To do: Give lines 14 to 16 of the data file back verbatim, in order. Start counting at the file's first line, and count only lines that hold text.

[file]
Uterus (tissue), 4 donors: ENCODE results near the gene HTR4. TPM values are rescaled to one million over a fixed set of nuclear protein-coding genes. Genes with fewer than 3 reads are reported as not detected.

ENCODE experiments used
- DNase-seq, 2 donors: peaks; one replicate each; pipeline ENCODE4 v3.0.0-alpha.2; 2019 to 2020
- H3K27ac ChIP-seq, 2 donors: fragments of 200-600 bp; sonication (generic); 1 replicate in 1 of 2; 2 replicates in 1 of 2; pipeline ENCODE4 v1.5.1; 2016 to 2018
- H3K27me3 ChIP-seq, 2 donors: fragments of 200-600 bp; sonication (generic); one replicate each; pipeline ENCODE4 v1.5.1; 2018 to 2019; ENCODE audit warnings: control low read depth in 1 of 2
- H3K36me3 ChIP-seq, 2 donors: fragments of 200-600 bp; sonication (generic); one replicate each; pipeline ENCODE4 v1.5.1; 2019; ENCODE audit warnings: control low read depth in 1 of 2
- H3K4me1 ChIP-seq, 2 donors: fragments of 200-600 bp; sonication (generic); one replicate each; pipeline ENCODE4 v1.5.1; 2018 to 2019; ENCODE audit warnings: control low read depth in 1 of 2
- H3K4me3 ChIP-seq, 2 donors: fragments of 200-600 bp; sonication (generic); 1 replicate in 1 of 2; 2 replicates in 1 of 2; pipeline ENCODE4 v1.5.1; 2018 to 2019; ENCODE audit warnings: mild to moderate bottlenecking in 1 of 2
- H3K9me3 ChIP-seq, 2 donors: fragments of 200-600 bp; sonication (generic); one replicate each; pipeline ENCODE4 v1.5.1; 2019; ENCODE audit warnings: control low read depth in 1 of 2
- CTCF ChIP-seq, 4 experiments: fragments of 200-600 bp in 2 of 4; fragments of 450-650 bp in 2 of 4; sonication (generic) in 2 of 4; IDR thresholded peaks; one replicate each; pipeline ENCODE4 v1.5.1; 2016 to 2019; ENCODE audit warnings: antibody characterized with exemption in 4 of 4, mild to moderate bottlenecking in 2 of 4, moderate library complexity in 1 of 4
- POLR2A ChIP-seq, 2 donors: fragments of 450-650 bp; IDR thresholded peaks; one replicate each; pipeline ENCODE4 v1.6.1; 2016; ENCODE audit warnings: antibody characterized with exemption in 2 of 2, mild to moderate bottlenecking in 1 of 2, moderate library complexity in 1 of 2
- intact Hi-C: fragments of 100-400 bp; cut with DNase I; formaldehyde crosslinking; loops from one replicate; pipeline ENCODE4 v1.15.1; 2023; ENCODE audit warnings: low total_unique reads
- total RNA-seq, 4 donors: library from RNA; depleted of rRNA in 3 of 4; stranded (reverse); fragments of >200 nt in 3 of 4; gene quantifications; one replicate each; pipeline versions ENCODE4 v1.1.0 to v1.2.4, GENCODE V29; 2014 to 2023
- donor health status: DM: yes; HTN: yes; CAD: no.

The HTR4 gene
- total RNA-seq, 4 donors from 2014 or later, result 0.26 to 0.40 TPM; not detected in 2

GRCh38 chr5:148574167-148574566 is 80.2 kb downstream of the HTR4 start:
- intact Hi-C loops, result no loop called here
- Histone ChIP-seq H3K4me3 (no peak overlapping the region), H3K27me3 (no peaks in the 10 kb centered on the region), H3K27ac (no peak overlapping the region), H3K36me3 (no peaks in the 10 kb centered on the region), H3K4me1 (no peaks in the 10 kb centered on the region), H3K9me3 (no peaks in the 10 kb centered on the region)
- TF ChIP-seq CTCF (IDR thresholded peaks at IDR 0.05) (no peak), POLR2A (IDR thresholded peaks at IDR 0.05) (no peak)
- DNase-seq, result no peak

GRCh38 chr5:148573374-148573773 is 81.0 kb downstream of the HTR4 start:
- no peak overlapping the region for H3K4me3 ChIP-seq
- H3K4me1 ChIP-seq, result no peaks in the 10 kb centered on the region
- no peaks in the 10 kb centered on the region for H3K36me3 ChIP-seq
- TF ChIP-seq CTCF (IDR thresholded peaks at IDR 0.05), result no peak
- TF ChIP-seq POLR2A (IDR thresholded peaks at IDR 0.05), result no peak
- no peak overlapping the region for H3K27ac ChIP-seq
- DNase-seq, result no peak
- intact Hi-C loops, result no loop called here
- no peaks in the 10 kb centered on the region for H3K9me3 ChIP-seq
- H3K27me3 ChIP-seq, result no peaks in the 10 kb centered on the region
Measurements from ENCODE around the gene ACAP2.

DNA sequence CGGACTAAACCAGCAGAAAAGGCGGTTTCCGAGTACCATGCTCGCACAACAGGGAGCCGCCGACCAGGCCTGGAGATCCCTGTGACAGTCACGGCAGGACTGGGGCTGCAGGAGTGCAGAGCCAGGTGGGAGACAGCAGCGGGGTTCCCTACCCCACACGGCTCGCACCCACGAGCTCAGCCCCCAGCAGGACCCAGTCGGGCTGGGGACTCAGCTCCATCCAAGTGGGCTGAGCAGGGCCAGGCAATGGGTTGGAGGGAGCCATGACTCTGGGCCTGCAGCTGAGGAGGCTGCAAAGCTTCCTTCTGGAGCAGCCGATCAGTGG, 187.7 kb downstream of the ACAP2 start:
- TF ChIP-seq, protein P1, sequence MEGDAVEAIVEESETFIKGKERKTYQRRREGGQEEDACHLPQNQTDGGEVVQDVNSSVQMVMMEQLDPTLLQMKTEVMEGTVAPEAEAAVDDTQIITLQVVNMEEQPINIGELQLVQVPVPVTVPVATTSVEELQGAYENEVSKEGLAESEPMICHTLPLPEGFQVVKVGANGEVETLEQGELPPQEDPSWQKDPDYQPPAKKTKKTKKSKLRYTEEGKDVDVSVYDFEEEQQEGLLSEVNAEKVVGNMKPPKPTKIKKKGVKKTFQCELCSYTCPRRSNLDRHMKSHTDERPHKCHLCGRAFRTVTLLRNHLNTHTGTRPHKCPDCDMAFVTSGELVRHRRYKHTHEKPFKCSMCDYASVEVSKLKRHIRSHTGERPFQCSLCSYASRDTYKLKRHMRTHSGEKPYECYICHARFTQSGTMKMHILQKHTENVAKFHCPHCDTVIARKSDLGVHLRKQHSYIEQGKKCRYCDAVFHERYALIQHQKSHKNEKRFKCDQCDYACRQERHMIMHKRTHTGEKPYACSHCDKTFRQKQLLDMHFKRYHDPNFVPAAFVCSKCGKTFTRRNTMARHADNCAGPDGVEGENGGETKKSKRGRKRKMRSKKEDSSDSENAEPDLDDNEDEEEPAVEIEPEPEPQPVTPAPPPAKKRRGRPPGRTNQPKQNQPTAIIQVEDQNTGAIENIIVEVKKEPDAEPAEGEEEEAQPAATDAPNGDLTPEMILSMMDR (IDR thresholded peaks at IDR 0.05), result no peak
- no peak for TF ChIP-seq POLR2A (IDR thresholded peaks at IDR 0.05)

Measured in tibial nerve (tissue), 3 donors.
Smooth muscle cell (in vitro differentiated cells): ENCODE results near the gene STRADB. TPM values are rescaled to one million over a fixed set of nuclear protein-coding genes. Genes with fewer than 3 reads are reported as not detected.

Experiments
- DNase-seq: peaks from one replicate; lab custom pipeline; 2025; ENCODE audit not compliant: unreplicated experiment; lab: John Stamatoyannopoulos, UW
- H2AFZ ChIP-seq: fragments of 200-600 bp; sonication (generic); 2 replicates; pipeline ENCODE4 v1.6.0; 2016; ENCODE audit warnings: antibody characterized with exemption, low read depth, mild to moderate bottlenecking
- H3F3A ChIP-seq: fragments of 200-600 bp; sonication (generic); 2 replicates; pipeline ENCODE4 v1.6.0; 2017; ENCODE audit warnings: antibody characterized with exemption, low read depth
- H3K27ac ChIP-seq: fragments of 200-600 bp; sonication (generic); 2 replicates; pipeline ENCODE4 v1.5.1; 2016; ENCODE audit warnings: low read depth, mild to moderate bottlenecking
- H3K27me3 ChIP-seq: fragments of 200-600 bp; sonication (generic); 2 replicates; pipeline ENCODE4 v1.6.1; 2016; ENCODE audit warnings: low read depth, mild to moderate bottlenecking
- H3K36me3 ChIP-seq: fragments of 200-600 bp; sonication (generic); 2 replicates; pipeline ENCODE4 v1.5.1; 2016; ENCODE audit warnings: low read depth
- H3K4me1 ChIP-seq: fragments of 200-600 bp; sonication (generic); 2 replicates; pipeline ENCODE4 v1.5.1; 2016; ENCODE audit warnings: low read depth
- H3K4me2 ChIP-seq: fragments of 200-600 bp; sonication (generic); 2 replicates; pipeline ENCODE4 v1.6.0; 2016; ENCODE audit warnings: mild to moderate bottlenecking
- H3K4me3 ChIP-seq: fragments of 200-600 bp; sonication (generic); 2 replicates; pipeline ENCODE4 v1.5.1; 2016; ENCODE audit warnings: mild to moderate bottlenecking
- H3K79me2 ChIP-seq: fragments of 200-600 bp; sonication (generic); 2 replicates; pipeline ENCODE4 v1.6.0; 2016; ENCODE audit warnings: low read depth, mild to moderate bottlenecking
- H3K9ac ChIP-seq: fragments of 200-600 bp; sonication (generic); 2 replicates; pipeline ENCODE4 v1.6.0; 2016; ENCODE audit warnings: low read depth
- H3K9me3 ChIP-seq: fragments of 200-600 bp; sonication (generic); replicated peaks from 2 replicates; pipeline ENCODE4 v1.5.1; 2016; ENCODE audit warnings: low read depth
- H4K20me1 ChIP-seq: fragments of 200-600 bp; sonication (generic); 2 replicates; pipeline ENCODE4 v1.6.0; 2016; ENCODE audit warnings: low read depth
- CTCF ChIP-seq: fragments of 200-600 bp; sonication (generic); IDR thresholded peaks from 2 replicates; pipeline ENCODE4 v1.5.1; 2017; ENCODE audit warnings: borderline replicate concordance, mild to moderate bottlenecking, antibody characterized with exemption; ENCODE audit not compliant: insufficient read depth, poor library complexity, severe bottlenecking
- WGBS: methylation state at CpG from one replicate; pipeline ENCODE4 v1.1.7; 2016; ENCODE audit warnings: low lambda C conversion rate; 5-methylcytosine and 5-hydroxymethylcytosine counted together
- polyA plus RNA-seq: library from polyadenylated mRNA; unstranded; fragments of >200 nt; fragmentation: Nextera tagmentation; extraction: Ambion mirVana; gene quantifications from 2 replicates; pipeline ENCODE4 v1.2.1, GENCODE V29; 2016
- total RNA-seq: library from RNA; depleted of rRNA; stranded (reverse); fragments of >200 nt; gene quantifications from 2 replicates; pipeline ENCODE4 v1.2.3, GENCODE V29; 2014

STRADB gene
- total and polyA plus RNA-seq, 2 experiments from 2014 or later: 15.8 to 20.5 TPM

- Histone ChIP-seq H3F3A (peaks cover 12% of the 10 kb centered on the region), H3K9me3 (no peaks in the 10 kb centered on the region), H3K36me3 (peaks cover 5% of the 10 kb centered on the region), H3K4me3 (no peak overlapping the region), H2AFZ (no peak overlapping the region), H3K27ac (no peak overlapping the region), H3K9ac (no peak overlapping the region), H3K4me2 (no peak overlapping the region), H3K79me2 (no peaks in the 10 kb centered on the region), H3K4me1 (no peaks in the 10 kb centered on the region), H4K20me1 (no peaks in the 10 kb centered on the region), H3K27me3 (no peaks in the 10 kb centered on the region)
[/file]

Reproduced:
- donor health status: DM: yes; HTN: yes; CAD: no.

The HTR4 gene
- total RNA-seq, 4 donors from 2014 or later, result 0.26 to 0.40 TPM; not detected in 2